His talent on the ice was matched by unqualified loyalty to the team.

Harvey proved to be an exceptionally talented and versatile player for the Habs. He quarterbacked the power play, set the tempo for the transitional game and the counterattack, defended tenaciously, blocked shots and intimidated the opposition by merely stepping on the ice. As much as any skater before or since, he was the complete player who meant everything to his team.
Originally Posted by Legends of Hockey: One on One / Pinnacle
Dick Irvin very quickly discovered Harvey's greatest skill – the ability to control the temp of a game. Methodically, Doug carried the puck, at his own speed, surveying the ice landscape before he committed to any play. At first, it drove his coach and teammates to distraction, until they learned that there was method to Harvey's madness – the other team couldn't score if Doug controlled the puck.

In the 1953 Stanley Cup final, Montreal won Game Four by a 7-3 count, with Maurice Richard collecting a hattrick. The tandem of Butch Bouchard and Doug Harvey was particularly effective.

In the playoffs on 1968, St. Louis was playing Philadelphia in the seventh game of their quarter-final playoff series. Paired with veteran Al Arbour, Harvey and his partner played more than 40 minutes each in a 3-1 victory to clinch the series.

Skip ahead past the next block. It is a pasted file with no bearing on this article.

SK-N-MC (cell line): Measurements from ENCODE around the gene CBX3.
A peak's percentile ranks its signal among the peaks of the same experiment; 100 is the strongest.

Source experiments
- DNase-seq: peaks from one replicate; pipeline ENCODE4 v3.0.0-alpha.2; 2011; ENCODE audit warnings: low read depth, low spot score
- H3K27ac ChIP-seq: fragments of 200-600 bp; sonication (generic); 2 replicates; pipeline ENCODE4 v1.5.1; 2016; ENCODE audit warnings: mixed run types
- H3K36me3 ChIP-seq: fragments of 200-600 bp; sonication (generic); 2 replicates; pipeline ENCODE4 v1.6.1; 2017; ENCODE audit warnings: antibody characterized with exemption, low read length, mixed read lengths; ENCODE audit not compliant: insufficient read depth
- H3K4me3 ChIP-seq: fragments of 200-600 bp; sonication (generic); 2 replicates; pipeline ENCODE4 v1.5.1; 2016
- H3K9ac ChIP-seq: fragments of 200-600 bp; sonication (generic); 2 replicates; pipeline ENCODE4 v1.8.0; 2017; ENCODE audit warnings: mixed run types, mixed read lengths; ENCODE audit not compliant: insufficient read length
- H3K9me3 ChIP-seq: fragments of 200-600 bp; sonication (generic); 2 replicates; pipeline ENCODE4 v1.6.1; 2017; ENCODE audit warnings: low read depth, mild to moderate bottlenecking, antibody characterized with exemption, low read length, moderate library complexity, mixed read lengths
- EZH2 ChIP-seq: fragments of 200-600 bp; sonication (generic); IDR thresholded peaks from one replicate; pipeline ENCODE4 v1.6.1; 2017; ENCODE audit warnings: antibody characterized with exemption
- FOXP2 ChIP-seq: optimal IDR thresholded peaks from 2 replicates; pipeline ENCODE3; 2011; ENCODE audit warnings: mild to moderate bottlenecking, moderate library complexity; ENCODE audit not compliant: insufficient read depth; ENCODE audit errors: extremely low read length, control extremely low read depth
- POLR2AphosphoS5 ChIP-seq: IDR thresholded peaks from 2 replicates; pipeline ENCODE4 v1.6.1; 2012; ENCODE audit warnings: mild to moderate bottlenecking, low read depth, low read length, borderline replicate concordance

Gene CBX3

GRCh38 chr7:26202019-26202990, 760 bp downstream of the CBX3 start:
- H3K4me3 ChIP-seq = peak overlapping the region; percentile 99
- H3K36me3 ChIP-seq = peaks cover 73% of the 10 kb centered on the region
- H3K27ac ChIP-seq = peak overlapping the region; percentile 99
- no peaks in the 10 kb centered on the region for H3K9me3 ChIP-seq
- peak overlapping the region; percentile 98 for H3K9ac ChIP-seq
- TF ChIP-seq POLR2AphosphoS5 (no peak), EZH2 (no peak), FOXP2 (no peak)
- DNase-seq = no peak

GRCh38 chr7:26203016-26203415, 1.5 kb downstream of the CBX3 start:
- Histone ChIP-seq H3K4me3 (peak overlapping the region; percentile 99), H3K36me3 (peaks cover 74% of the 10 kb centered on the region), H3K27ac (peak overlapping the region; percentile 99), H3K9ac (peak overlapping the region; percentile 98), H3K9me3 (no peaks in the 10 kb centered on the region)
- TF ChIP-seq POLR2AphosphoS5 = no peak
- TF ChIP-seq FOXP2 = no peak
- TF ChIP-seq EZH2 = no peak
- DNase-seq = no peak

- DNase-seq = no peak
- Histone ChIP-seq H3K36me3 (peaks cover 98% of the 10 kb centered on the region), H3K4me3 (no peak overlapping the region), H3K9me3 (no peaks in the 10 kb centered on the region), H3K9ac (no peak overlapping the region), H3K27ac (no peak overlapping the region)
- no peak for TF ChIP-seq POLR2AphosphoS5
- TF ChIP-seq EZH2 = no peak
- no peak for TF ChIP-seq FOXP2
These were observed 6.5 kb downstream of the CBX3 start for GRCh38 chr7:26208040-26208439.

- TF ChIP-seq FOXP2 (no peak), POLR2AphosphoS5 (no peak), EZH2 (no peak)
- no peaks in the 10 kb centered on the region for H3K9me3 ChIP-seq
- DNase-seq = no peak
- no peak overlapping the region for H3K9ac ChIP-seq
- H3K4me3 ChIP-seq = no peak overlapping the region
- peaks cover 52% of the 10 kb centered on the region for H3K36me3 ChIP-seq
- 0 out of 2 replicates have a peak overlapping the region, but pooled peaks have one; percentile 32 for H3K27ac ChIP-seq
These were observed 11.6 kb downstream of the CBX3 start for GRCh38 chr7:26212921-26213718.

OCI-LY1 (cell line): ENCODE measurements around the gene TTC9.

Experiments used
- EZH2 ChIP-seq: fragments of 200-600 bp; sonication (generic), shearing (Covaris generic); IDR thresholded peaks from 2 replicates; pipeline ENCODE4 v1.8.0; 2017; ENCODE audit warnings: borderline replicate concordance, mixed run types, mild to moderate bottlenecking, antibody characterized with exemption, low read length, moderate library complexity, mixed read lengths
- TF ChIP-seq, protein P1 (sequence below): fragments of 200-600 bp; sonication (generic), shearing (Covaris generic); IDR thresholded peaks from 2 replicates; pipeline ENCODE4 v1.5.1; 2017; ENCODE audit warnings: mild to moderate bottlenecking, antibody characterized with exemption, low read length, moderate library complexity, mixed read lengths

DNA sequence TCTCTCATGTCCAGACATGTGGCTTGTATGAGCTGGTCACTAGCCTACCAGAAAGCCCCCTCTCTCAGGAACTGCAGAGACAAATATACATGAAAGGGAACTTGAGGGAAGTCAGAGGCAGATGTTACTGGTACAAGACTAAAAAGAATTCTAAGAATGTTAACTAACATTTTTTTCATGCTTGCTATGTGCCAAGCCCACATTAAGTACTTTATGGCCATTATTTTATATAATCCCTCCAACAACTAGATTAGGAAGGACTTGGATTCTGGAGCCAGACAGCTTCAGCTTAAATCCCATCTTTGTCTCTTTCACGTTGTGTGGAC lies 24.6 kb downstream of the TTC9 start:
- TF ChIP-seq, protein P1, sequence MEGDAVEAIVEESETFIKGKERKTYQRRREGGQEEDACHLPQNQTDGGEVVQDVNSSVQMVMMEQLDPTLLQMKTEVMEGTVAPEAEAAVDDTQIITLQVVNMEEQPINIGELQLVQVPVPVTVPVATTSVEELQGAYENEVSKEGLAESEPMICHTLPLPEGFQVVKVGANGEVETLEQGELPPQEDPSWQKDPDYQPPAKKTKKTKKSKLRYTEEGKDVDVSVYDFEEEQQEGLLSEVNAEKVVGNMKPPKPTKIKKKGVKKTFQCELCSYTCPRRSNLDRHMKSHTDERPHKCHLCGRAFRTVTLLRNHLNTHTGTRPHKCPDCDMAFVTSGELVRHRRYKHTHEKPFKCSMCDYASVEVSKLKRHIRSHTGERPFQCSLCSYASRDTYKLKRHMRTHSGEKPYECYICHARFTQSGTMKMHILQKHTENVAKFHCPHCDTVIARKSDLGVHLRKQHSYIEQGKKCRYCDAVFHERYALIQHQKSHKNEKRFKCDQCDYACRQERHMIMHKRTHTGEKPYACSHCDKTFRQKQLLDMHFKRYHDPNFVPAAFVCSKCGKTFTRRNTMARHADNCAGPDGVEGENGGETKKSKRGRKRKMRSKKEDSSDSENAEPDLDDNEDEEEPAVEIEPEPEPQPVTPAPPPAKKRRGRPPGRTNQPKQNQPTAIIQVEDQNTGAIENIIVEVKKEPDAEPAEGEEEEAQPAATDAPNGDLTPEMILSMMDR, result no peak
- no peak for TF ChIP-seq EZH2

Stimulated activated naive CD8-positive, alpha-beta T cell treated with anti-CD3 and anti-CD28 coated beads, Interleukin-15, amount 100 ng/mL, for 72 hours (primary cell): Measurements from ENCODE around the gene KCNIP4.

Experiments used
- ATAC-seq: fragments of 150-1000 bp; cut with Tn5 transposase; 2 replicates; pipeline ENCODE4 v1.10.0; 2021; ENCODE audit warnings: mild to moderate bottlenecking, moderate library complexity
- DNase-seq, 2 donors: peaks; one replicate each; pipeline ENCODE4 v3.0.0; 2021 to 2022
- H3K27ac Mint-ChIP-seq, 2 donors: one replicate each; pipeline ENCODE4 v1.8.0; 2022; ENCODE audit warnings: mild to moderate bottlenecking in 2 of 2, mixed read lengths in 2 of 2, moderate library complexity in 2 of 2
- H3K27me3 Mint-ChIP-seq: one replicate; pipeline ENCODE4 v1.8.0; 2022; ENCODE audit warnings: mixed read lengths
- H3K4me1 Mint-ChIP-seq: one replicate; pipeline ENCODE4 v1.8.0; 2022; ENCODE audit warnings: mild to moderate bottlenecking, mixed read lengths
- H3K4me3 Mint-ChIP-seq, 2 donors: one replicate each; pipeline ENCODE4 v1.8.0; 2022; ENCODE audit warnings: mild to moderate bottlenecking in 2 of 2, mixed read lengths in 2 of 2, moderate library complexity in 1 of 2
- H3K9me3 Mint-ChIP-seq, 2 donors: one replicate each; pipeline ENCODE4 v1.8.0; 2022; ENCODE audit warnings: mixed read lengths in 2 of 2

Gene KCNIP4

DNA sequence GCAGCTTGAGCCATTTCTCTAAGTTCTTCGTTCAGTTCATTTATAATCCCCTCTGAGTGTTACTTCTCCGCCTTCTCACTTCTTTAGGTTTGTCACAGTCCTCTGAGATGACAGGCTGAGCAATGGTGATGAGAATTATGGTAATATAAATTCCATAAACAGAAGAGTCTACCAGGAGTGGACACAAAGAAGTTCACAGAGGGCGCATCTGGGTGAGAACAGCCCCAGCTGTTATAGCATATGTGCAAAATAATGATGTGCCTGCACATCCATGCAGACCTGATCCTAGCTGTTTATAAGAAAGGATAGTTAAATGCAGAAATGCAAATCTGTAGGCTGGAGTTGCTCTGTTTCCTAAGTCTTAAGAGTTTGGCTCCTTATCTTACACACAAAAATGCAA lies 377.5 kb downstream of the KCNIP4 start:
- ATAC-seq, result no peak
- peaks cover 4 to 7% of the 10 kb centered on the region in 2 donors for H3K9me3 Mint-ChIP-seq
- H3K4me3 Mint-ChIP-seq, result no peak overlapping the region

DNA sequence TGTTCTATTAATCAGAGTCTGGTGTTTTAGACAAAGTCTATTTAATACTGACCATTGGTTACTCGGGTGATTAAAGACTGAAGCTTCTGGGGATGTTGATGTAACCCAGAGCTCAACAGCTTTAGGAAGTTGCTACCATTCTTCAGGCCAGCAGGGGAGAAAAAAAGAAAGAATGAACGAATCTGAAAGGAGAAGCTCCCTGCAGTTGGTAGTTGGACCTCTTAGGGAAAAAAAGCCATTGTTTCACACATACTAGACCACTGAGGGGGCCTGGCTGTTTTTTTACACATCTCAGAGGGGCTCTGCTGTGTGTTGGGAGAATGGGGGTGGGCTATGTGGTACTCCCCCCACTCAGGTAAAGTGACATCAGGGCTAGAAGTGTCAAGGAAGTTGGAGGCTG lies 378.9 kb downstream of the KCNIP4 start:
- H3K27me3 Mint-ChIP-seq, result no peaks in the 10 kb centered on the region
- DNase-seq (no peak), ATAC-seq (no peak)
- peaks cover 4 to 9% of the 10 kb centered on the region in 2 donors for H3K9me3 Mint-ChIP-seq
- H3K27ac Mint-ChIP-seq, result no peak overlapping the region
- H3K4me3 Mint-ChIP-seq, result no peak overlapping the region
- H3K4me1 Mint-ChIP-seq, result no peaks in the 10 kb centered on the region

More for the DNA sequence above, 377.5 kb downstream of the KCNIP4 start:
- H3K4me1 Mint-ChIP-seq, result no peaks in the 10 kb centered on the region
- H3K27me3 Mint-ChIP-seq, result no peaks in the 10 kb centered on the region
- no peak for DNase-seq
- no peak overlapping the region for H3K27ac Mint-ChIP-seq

Against the Canadiens, the veteran kept the flying Habitants off balance with his knowledge of angles, clearing the puck unerringly and setting up St. Louis forays with his beautifully-timed passes.
Originally Posted by Hockey’s Golden Era
Doug Harvey was the first defenseman in NHL history who ''quarterbacked'' his team. Playing from the blueline, Harvey would orchestrate the Canadiens’ style of ''fire wagon hockey'' with his ability to frame accurate passes. Not only was his passing a sight to behold but he could control game as he pleased.
Originally Posted by Hockey’s Glory Days
Doug Harvey was the best defenseman in hockey during his heydays, and he ranks among the greatest of all time. He could check, block shots, rush the puck, stickhandle, and pass, but what made him truly unique was the way he could combine his skills to control the pace of the game.
Originally Posted by Who's Who in Hockey
Defenseman Douglas Harvey was so laconic in style, so calmly sure of himself, that he executed plays of extreme complexity with consummate ease.

He was a consummate craftsman, perhaps unmatched among defenseman for a union of style, wisdom, and strength.
Originally Posted by Putting a Roof on Winter
Harvey was the Habs’ general, directing play, controlling pace, passing with uncanny accuracy, and busting the head of anyone who got in the way of him or his teammates.
Originally Posted by Hockey: A People’s History